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Baltimore Archdiocese, Bracing for More Abuse Claims, Files for Bankruptcy


The archdiocese of Baltimore, the oldest in the United States, filed for Chapter 11 bankruptcy on Friday, two days before a new state law goes into effect allowing child sexual abuse victims to sue organizations no matter how long ago the abuse took place. Archbishop William E. Lori attributed the filing directly to the law’s effect on the archdiocese, which is facing “a great number of lawsuits” that were previously prohibited by state law, he said in a letter to the archdiocese on Friday. Filing for bankruptcy, Archbishop Lori said, is “the best path forward to compensate equitably all victim-survivors, given the archdiocese’s limited financial resources, which would have otherwise been exhausted on litigation.” The bankruptcy filing stops all lawsuits against the archdiocese, which could have been filed starting at 12:01 a.m. on Sunday. Instead, a judge will oversee the reorganization of the archdiocese, ultimately setting a deadline for victims to file their claims in bankruptcy court.

The archdiocese of Baltimore is the latest of more than a dozen dioceses and archdioceses in the United States to currently be in bankruptcy proceedings. That’s in addition to 19 dioceses that have emerged from bankruptcy, according to a list maintained by Marie T. Reilly, a professor at Penn State Law.

A vast majority of documented abuses in Catholic churches, schools and institutions took place decades ago, but some states have reopened opportunities for victims to bring civil claims that would have otherwise been barred because they happened too long ago. The Archdiocese of San Francisco filed for bankruptcy in August, saying that it faced more than 500 lawsuits under a state law passed in 2019 that extended the statute of limitations for civil claims. Maryland’s Child Victims Act was signed by Gov. Wes Moore in April. The state’s Catholic Conference, the lobbying arm for the church, opposed the bill when it was being debated, calling it unconstitutional and unfair. The bill’s final passage was timed to the release of a major report from the Maryland attorney general that revealed how clergy members from across the archdiocese had abused hundreds of children and teenagers over six decades.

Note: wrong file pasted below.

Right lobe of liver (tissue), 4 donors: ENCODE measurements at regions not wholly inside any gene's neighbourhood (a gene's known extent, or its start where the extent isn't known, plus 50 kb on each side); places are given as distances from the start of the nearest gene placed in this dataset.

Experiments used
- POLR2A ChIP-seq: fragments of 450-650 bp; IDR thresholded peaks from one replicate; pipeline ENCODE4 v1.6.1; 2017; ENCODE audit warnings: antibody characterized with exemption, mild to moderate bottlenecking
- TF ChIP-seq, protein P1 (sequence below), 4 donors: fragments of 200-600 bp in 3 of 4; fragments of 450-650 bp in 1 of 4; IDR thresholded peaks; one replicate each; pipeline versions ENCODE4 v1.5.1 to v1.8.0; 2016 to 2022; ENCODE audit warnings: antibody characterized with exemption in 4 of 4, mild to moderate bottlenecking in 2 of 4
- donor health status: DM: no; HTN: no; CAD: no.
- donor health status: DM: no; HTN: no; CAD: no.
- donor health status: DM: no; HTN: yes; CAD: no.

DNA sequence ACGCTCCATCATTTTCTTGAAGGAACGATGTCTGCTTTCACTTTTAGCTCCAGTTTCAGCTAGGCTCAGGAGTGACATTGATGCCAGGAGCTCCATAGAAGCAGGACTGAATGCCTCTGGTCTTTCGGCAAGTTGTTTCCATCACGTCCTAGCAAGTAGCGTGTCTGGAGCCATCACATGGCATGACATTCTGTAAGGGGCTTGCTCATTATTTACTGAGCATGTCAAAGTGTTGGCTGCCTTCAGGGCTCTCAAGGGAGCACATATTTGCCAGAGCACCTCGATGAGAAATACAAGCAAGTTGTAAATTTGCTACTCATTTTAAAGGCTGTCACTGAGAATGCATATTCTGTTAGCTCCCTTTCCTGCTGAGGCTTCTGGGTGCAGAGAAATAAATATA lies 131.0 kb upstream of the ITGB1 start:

The report documented “pervasive and persistent abuse” by clergy members and others in the archdiocese, and a church hierarchy that systematically failed to investigate and restrict abusers’ access to children. The new law eliminates the statute of limitations for future child sex abuse lawsuits, setting it apart from other states that have opened limited “lookback windows” for victims to sue over past abuse. But the bankruptcy filing means that victims will now have to file their claims by a certain date, effectively limiting future lawsuits. Filing for bankruptcy just days before the law goes into effect — and more than five months after it was signed — “is yet another abuse” for victims, said Robert Jenner, a lawyer based in Baltimore who represents victims. “Our clients have gotten their hopes up, they’ve been energized, they’ve been preparing for these suits,” Mr. Jenner said, noting that preparation is often extremely painful for victims. “All of that re-triggering could have been avoided by a timely filing,” he said.

The archdiocese has argued that the law could result in extremely large settlements or jury awards for the first handful of victims, draining the institution’s resources and preventing others from receiving fair compensation. But critics say that objection doesn’t hold water, since the law caps rewards for noneconomic losses in each case at $1.5 million, a relatively low amount that would not drain resources immediately. “Their argument is disingenuous and it’s an effort to avoid accountability,” said Philip Federico, a lawyer based in Baltimore who is working with Mr. Jenner on cases against the archdiocese and other institutions. With the Chapter 11 filing, payouts to creditors — including victims suing for financial compensation — would be managed by a bankruptcy judge. Victims would not be able to present their experiences of abuse before a jury. Church officials would not be cross-examined by lawyers in open court. Baltimore has symbolic stature in the American Catholic Church because of its history and large Catholic population. For the country’s first few decades, the entire American Catholic Church formally existed within the diocese. Its current leader, Archbishop Lori, was elected last year as vice president of the United States Conference of Catholic Bishops.

Ruth Graham is a Dallas-based national correspondent covering religion, faith and values. She previously reported on religion for Slate. More about Ruth Graham



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